Born with Teeth
Raised by unconventional Irish Catholics who knew "how to drink, how to dance, how to talk, and how to stir up the devil," Kate Mulgrew grew up with poetry and drama in her bones. But in her mother, a would-be artist burdened by the endless arrival of new babies, young Kate saw the consequences of a dream deferred.
Determined to pursue her own no matter the cost, at 18 she left her small Midwestern town for New York, where, studying with the legendary Stella Adler, she learned the lesson that would define her as an actress: "Use it," Adler told her. Whatever disappointment, pain, or anger life throws in your path, channel it into the work.
It was a lesson she would need. At twenty-two, just as her career was taking off, she became pregnant and gave birth to a daughter. Having already signed the adoption papers, she was allowed only a fleeting glimpse of her child. As her star continued to rise, her life became increasingly demanding and fulfilling, a whirlwind of passionate love affairs, life-saving friendships, and bone-crunching work. Through it all, Mulgrew remained haunted by the loss of her daughter, until, two decades later, she found the courage to face the past and step into the most challenging role of her life, both on and off screen.
We know Kate Mulgrew for the strong women she's played -- Captain Janeway on Star Trek ; the tough-as-nails "Red" on Orange is the New Black. Now, we meet the most inspiring and memorable character of all: herself. By turns irreverent and soulful, laugh-out-loud funny and heart-piercingly sad, Born with Teeth is the breathtaking memoir of a woman who dares to live life to the fullest, on her own terms.
In Mulgrew's assured gem of a memoir, fans of the actress (Star Trek: Voyager, Orange is the New Black) will delight in discovering her writing chops are as accomplished as her award-winning acting. Growing up, she lived in Derby Grange, a massive 1850s house in Dubuque, Iowa, where Mulgrew and her seven siblings enjoyed magical childhoods. Her eccentric artist mother, whose best friend was Jean Kennedy Smith, sent the budding actress to New York at 18, where she studied with the legendary Stella Adler. Mulgrew's career took off quickly when she landed the lead in the soap Ryan's Hope in 1975. Her unplanned pregnancy during that time was written into the script, although only a handful knew the baby girl was placed for adoption at birth. The events devastated Mulgrew, as did the early deaths of two beloved siblings and a rape she survived near her Manhattan apartment. But she kept moving forward, powerfully devoted to her life through broken romantic relationships, the joy of getting the lucrative starring role in Star Trek: Voyager, and finding her daughter at last in 2007. Mulgrew's mother was her muse and true confidante, until the first signs of Alzheimer's appeared. Readers will savor Mulgrew's gift for erudite, honest writing and want to read more about her mesmerizing life.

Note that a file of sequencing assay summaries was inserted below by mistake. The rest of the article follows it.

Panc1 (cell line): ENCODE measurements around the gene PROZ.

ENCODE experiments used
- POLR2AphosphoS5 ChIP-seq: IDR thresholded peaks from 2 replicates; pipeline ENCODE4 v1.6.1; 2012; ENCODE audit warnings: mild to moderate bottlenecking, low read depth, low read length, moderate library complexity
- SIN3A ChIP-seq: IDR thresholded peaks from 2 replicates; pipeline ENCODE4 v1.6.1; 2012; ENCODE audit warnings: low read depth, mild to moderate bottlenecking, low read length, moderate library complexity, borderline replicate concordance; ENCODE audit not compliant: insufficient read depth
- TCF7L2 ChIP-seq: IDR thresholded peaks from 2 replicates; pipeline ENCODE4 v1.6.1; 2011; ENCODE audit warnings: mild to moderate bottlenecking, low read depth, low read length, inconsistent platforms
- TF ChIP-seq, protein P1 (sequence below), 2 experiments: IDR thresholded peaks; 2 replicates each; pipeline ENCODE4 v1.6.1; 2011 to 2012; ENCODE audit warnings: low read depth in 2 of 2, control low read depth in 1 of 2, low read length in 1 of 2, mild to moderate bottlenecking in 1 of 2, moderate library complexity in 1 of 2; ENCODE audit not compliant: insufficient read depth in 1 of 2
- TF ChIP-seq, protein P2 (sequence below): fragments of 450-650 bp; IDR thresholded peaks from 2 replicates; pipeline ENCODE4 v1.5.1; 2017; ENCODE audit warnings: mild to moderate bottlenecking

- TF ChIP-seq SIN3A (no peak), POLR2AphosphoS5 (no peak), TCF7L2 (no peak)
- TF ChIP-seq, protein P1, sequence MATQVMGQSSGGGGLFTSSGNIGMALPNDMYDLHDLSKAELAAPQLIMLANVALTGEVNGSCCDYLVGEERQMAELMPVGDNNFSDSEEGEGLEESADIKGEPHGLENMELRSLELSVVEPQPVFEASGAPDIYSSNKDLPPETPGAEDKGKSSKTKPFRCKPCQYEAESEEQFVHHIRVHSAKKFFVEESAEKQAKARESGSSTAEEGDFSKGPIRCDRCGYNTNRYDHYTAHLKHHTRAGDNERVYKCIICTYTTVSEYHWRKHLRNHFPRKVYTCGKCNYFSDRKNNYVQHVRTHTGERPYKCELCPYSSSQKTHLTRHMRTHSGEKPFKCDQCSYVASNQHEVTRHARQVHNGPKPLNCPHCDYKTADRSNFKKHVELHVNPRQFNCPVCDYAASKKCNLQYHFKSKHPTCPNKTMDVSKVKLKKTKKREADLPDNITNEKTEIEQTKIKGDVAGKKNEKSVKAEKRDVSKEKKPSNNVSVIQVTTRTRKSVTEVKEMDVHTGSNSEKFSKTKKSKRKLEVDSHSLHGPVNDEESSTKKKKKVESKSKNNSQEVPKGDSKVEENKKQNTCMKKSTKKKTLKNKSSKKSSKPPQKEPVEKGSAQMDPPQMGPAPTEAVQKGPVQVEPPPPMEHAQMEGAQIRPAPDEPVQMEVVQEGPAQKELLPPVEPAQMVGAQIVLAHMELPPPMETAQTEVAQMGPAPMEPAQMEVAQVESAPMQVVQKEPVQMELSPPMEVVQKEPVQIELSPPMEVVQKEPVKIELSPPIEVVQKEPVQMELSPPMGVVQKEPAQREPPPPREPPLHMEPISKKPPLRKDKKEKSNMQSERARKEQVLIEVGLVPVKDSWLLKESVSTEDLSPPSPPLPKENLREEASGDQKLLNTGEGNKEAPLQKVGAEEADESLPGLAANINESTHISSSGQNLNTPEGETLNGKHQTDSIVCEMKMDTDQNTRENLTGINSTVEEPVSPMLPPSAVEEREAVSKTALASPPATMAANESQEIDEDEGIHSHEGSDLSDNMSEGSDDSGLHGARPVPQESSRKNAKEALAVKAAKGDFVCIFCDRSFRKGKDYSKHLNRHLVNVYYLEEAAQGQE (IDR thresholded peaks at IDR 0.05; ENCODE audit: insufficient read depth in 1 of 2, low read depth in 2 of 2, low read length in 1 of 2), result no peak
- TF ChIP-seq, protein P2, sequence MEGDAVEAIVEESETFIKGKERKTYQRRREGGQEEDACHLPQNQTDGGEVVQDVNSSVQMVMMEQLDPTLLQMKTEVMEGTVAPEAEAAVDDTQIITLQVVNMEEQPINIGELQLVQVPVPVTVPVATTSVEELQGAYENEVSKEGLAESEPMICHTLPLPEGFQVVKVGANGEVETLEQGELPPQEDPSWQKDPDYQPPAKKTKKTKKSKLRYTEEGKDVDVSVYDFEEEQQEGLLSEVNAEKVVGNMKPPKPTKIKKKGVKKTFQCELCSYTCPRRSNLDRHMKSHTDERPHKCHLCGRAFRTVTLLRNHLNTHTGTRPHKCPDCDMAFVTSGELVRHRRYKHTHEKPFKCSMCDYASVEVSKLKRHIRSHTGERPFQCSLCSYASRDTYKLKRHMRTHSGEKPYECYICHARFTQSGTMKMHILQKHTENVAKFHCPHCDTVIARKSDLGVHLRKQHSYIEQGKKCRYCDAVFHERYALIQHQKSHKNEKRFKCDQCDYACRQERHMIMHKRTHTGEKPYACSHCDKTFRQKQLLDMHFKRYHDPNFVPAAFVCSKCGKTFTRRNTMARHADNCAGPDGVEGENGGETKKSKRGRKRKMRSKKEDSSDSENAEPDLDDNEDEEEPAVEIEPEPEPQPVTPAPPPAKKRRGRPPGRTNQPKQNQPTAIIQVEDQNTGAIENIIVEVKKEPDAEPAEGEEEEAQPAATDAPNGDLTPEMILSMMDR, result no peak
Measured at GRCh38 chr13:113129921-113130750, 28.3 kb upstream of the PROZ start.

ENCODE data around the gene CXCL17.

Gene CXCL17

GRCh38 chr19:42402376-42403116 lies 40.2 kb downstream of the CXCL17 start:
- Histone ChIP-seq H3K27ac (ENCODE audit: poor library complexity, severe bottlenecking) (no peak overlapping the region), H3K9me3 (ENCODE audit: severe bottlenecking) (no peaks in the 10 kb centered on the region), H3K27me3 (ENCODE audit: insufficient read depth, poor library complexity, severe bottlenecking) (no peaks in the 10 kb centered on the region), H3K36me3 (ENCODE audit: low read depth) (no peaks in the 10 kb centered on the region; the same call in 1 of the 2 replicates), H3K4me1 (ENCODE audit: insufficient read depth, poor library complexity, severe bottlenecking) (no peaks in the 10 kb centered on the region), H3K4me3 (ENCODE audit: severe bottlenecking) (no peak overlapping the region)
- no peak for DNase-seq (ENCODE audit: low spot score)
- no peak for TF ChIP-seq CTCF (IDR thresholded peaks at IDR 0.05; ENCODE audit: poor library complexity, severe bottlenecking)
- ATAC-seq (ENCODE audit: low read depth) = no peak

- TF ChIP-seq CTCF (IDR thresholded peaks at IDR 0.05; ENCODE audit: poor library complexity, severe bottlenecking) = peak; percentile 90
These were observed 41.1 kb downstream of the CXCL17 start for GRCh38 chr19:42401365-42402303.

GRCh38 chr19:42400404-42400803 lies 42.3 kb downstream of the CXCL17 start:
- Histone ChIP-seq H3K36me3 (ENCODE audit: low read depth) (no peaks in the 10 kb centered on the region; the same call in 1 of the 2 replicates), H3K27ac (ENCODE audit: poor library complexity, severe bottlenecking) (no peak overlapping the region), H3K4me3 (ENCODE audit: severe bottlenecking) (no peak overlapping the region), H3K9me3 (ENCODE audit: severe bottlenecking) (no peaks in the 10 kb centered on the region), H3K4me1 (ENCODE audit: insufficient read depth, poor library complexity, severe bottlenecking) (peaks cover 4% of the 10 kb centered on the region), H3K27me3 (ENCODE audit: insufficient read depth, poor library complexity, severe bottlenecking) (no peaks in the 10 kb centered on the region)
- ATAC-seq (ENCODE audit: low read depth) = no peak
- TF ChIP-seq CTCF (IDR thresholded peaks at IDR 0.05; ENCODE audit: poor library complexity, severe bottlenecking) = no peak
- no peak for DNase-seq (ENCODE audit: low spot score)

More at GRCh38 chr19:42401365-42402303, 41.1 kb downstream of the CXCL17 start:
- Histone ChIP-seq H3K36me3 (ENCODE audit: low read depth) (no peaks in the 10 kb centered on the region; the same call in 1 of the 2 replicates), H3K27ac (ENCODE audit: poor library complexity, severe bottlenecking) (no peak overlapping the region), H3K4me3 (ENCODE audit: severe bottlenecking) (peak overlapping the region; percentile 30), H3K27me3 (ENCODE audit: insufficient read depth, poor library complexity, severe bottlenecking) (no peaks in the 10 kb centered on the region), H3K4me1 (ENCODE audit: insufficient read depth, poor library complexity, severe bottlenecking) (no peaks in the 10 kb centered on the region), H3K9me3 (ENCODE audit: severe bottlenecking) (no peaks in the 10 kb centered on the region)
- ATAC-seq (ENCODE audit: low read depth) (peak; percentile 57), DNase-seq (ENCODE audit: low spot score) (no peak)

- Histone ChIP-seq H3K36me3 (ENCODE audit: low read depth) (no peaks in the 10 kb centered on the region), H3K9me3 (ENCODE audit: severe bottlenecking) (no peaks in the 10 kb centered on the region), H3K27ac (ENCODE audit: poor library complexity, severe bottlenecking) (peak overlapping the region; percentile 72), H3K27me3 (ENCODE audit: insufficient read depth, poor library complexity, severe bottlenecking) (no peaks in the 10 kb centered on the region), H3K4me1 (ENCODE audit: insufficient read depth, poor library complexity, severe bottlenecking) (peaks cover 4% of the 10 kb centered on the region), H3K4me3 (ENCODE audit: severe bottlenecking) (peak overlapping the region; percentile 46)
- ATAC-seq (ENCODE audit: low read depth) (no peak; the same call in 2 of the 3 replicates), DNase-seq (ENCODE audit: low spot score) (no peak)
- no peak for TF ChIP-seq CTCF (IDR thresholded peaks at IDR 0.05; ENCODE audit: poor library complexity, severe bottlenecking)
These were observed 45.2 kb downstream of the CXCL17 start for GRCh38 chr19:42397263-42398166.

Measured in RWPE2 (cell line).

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Ignore the first reviewer's shallow commentary, and give this book a try. A thoughtful memoir of a dynamic actress, this book was quite enjoyable. If I have a criticism, it was only that in parts Ms. Mulgrew seems to skate over details (more, please!) but this is a minor quibble.
What a wonderful journey into the authors world.
Not for me
Lost me at giving up a child up for adoption.
Memoir of a selfish person...